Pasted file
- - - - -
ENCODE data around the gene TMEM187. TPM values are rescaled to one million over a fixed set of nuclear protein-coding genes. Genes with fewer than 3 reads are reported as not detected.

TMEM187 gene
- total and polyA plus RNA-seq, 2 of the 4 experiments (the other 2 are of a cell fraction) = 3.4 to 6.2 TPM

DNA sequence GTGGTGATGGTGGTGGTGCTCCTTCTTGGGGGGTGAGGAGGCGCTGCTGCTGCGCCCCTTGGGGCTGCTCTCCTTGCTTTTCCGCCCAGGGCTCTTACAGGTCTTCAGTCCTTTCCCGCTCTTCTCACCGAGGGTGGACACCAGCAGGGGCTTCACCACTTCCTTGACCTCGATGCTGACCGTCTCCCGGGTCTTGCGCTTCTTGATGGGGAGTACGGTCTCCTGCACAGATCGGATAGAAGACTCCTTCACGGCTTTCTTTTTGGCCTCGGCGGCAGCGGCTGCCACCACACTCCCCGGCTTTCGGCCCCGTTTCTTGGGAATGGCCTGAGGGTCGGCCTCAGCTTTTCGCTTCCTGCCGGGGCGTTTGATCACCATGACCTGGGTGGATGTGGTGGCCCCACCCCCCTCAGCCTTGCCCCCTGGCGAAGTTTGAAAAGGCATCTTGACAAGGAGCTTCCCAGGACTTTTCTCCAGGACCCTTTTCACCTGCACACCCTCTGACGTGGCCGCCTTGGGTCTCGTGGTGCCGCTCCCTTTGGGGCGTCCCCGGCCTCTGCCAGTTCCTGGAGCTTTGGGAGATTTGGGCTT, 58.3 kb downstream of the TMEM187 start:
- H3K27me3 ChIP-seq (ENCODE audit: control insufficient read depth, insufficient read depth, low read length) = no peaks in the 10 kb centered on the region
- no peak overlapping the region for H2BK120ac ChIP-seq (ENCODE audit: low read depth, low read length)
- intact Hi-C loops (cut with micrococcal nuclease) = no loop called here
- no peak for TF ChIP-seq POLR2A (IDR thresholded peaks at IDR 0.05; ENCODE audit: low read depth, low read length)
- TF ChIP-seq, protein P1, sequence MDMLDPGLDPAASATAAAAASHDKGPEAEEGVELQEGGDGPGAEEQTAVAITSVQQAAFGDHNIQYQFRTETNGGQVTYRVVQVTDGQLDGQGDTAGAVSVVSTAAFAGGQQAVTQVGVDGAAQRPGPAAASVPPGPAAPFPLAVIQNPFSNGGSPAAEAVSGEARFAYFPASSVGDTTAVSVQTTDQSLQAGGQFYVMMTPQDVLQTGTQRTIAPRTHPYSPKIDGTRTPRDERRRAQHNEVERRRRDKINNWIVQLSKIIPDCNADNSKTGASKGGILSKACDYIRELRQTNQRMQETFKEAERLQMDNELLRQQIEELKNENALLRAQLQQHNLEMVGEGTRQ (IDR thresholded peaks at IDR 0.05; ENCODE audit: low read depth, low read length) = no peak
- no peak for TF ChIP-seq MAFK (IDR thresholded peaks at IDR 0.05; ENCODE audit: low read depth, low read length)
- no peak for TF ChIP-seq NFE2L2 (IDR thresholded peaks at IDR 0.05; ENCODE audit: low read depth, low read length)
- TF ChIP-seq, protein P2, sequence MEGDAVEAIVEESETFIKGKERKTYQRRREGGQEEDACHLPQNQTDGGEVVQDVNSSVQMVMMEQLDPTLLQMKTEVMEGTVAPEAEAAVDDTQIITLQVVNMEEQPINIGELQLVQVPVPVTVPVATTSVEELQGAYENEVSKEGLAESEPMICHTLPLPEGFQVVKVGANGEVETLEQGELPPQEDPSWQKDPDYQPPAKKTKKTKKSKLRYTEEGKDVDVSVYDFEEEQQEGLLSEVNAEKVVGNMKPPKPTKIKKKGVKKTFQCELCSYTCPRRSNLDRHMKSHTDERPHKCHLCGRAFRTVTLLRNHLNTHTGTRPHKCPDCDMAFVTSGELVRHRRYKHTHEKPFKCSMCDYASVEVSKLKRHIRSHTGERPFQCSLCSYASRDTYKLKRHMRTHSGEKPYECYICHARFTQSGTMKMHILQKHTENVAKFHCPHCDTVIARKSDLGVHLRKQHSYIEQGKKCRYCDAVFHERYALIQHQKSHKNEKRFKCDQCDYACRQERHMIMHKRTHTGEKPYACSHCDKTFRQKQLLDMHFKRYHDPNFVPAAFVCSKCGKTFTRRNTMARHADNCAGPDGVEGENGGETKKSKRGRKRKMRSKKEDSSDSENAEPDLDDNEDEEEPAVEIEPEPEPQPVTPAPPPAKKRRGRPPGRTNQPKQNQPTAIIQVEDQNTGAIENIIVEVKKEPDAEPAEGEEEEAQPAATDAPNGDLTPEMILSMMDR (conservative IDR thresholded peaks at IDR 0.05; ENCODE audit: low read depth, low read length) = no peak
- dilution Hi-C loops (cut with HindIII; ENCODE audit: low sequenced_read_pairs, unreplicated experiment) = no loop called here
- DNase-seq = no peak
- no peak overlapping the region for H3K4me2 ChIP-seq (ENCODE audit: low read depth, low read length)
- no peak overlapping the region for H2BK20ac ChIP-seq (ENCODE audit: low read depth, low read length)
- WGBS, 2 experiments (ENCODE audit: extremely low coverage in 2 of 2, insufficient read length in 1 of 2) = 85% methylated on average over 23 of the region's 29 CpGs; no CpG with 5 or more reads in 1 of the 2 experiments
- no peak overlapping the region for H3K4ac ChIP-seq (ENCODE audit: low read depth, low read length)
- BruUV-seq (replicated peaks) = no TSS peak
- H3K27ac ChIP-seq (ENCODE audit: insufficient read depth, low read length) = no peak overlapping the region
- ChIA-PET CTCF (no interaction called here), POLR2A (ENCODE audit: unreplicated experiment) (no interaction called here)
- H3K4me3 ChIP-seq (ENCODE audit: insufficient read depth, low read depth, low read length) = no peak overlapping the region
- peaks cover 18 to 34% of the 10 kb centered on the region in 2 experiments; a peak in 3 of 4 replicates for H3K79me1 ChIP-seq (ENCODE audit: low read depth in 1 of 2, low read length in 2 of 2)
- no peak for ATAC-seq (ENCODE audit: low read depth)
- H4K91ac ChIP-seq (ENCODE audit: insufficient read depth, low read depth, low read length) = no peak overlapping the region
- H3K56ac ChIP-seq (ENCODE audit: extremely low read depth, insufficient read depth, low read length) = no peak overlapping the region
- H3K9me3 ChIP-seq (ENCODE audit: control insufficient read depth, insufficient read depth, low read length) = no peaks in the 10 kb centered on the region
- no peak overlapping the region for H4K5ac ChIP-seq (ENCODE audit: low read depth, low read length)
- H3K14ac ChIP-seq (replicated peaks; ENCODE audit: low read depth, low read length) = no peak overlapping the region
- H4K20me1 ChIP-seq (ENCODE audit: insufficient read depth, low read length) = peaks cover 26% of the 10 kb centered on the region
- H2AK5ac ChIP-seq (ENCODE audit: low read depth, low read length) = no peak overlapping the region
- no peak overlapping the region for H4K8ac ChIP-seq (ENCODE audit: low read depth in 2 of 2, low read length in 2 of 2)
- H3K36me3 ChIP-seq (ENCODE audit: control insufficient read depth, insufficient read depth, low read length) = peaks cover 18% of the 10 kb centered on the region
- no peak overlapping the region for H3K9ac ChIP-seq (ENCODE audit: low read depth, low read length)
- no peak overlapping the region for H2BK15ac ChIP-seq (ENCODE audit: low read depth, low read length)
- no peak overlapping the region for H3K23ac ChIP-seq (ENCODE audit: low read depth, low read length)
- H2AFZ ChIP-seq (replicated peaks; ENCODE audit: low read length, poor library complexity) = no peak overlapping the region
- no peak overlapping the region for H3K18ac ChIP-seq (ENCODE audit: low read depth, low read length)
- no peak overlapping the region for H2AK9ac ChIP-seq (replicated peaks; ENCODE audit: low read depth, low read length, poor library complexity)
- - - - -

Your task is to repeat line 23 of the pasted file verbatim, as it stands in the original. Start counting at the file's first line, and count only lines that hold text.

- peaks cover 18 to 34% of the 10 kb centered on the region in 2 experiments; a peak in 3 of 4 replicates for H3K79me1 ChIP-seq (ENCODE audit: low read depth in 1 of 2, low read length in 2 of 2)